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The stars in the brain may be information regulators
Friday, March 31, 2023
URMC researcher, Nathan A. Smith,MS, PhD, explores how astrocytes may be a key player in the brain’s ability to process external and internal information simultaneously. He argues research on these cells is necessary to understand their role in the process that allows a person to have an appropriate behavioral response and also the ability to create a relevant memory to guide future behavior.
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Iron & the brain: Where and when neurodevelopmental disabilities may begin during pregnancy
Monday, March 6, 2023
Study finds possible cellular origin for impairments associated with gestational iron deficiency
The cells that make up the human brain begin developing long before the physical shape of the brain has formed. This early organizing of a network of cells plays a major role in brain health throughout the course of a lifetime. Numerous studies have found that mothers with low iron levels during pregnancy have a higher risk of giving birth to a child that develops cognitive impairments like autism, attention deficit syndrome, and learning disabilities. However, iron deficiency is still prevalent in pregnant mothers and young children.
The mechanisms by which gestational iron deficiency (GID) contributes to cognitive impairment are not fully understood. The laboratory of Margot Mayer- Proschel, PhD, a professor of Biomedical Genetics and Neuroscience at the University of Rochester Medical Center, was the first to demonstrated that the brains of animals born to iron-deficient mice react abnormally to excitatory brain stimuli, and that iron supplements giving at birth does not restore functional impairment that appears later in life. Most recently, her lab has made a significant progress in the quest to find the cellular origin of the impairment and have identified a new embryonic neuronal progenitor cell target for GID. This study was recently published in the journal Development.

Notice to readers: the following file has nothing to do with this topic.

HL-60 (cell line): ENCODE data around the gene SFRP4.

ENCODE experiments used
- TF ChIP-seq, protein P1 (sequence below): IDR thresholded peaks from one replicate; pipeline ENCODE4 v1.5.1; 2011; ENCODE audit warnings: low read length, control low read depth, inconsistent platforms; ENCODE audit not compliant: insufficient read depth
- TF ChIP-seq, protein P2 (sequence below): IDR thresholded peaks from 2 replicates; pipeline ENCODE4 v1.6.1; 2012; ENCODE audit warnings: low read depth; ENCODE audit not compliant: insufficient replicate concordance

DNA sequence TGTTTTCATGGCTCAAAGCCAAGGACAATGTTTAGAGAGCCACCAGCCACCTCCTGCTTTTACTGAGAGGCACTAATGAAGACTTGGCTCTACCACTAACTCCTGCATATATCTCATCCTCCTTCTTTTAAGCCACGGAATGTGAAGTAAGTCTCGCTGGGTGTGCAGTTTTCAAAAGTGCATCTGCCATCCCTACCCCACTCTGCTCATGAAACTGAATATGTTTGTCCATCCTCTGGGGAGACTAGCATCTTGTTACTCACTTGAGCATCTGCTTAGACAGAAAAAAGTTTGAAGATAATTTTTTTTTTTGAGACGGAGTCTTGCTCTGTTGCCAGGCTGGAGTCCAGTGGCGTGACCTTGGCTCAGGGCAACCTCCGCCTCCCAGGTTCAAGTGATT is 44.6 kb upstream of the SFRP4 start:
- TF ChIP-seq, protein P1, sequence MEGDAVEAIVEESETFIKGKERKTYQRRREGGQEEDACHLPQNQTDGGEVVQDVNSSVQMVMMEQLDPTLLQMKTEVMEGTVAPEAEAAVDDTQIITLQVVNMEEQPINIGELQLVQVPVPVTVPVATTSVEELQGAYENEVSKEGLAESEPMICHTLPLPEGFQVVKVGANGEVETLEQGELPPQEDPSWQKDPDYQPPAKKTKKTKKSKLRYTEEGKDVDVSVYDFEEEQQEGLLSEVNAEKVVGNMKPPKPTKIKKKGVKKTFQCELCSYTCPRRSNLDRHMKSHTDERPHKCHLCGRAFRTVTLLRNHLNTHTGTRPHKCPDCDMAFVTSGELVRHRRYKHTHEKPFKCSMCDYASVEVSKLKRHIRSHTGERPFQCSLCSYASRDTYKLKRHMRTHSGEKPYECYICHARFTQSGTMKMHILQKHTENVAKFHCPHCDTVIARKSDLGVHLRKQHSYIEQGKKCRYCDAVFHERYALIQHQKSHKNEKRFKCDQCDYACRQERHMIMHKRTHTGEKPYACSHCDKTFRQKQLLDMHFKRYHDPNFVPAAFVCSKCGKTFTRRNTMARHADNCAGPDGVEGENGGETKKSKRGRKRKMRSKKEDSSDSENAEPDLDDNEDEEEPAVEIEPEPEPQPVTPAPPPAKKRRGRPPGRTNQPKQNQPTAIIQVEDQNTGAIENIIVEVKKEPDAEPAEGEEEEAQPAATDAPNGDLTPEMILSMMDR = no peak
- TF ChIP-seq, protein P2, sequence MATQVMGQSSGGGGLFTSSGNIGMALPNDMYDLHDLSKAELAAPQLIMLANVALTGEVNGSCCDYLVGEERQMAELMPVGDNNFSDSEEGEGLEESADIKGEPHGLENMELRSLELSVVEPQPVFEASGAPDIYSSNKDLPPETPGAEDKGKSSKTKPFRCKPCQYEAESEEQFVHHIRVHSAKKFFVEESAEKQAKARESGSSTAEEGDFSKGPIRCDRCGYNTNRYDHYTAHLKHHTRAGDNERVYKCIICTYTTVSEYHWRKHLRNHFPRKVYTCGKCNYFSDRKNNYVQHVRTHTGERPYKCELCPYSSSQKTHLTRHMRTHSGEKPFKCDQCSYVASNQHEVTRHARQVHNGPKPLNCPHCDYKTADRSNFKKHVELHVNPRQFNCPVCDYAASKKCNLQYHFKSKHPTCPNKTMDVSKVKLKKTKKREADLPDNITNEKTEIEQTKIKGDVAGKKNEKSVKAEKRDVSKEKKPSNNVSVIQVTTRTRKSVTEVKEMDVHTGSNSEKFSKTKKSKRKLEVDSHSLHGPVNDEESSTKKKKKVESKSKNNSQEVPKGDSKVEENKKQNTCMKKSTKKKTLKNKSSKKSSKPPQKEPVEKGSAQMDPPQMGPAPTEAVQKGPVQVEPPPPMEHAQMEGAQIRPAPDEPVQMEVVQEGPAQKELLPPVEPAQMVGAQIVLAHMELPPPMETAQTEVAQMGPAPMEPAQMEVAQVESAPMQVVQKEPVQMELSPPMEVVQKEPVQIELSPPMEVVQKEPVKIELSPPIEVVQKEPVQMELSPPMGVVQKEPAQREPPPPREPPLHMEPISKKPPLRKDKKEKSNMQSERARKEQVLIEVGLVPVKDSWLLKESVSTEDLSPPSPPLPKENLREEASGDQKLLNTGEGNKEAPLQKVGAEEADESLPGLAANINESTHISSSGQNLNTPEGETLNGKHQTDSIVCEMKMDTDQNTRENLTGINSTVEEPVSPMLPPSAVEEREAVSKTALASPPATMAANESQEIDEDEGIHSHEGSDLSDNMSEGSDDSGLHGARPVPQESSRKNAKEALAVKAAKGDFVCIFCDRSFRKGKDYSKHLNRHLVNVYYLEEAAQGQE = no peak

“We are very excited by this finding,” Mayer-Proschel said, who was awarded a $2 million grant from the National Institute of Child Health & Human Development in 2018 to do this work. “This could connect gestational iron deficiency to these very complex disorders. Understanding that connection could lead to changes to healthcare recommendations and potential targets for future therapies.”
Read More: Iron & the brain: Where and when neurodevelopmental disabilities may begin during pregnancy
Through the eye of the beholder: People with autism may process illusory shapes differently
Tuesday, February 28, 2023
Researchers are finding the process in our brain that allows us to see these visual distinctions may not be happening the same way in the brains of children with autism spectrum disorder. They may be seeing these illusions differently.
There is this picture – you may have seen it. It is black and white and has two silhouettes facing one another. Or maybe you see the black vase with a white background. But now, you likely see both.
It is an example of a visual illusion that reminds us to consider what we did not see at first glance, what we may not be able to see, or what our experience has taught us to know – there is always more to the picture or maybe even a different image to consider altogether. Researchers are finding the process in our brain that allows us to see these visual distinctions may not be happening the same way in the brains of children with autism spectrum disorder. They may be seeing these illusions differently.
“How our brain puts together pieces of an object or visual scene is important in helping us interact with our environments,” said Emily Knight, MD, PhD, assistant professor of Neuroscience and Pediatrics at the University of Rochester Medical Center, and first author on a study out today in the Journal of Neuroscience. “When we view an object or picture, our brains use processes that consider our experience and contextual information to help anticipate sensory inputs, address ambiguity, and fill in the missing information.”
Small, involuntary eye movements help us see a stable world
Thursday, February 23, 2023
Our eyes are never at rest. Instead, they remain in motion, even between our voluntary gaze shifts, through fixational eye movements—small, continuous movements of the eye that we are not aware of making.